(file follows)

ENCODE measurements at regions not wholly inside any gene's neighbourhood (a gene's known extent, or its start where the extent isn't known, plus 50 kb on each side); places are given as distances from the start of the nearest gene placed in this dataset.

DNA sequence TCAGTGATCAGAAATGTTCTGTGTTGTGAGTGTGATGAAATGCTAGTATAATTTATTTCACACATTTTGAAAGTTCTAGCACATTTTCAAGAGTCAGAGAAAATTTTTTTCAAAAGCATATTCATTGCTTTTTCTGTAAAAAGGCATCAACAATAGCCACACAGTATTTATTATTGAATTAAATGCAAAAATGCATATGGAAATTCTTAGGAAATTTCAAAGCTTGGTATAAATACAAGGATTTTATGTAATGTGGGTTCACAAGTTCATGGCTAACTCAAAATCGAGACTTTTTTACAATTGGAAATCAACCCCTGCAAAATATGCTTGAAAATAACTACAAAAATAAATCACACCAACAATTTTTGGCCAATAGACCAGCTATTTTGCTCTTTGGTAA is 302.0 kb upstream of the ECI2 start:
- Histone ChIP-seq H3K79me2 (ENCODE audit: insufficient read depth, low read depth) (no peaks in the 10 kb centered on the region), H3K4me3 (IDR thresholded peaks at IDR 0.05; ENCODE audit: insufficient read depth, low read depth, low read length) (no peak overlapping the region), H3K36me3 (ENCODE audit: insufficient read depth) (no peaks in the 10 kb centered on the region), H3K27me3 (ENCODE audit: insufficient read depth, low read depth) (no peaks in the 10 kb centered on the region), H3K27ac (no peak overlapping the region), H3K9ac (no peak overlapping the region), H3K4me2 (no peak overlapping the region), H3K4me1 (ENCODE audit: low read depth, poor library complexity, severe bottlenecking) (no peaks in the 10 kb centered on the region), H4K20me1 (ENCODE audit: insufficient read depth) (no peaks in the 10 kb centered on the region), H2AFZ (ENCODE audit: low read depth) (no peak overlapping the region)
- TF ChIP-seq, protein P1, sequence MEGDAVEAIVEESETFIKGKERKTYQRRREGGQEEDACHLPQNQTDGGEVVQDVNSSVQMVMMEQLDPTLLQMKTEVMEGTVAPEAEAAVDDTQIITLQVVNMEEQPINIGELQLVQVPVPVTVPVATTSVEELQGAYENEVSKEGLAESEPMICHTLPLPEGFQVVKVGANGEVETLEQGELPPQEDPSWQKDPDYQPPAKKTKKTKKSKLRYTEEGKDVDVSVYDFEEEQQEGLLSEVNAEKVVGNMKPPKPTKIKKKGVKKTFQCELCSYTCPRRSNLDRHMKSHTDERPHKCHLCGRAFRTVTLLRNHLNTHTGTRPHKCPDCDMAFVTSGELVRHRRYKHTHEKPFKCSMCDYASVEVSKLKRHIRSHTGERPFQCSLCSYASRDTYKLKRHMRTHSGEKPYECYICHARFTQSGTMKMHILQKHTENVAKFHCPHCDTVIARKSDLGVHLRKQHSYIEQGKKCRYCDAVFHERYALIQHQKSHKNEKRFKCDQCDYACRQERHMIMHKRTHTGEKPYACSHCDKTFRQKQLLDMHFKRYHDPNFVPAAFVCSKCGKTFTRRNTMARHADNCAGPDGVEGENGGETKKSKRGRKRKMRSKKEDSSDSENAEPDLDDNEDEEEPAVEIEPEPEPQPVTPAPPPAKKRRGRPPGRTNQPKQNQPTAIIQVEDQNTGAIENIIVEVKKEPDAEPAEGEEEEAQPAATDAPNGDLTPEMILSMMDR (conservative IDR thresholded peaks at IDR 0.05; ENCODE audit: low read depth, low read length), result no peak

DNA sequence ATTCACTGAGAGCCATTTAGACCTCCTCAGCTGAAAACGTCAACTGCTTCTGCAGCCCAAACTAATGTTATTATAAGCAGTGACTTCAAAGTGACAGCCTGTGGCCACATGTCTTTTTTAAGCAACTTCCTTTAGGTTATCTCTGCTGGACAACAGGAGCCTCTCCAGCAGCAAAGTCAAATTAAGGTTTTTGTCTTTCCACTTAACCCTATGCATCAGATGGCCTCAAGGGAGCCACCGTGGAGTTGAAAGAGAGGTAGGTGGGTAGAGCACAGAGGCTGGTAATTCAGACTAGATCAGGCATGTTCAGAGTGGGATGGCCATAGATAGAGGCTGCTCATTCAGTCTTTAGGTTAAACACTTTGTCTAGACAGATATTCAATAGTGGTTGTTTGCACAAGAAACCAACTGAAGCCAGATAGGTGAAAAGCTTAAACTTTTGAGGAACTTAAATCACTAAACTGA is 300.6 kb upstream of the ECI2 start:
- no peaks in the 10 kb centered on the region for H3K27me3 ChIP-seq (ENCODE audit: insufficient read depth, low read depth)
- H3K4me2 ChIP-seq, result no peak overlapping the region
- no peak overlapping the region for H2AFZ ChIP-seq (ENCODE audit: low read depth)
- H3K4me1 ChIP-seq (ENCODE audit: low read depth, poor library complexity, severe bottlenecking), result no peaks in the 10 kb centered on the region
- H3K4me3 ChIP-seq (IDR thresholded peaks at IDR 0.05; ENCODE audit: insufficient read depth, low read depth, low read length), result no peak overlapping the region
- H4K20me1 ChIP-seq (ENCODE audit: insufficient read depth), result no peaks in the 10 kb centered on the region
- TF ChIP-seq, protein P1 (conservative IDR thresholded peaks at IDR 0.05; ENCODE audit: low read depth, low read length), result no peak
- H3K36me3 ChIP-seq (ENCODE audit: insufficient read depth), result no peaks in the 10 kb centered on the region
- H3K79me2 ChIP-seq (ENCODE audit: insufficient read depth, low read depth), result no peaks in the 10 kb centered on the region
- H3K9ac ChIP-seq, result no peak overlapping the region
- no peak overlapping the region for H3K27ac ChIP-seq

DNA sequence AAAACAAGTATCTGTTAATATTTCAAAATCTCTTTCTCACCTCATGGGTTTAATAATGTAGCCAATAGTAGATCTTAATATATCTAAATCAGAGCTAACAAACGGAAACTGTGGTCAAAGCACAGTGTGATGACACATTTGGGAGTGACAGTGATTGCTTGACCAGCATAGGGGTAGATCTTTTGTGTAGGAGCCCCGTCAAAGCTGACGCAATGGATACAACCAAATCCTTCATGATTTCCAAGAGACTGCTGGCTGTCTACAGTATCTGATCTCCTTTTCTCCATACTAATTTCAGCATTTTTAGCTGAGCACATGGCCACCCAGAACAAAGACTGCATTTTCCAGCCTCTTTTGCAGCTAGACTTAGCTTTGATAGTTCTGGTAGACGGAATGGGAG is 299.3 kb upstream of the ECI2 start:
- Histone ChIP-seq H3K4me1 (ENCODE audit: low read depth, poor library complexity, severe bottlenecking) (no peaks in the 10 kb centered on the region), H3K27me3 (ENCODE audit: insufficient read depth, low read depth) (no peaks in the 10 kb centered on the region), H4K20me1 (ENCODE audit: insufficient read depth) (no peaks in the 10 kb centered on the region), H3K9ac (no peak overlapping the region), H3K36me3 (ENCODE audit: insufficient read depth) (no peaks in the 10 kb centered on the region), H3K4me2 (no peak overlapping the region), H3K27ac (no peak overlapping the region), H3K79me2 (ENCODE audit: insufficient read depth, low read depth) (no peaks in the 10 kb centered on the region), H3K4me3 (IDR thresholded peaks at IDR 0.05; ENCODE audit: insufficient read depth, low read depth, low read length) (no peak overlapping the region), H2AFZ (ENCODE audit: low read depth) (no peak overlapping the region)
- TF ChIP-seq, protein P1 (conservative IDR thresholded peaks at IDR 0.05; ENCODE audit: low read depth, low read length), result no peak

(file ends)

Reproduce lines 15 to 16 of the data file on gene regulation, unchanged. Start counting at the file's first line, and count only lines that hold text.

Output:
- H3K9ac ChIP-seq, result no peak overlapping the region
- no peak overlapping the region for H3K27ac ChIP-seq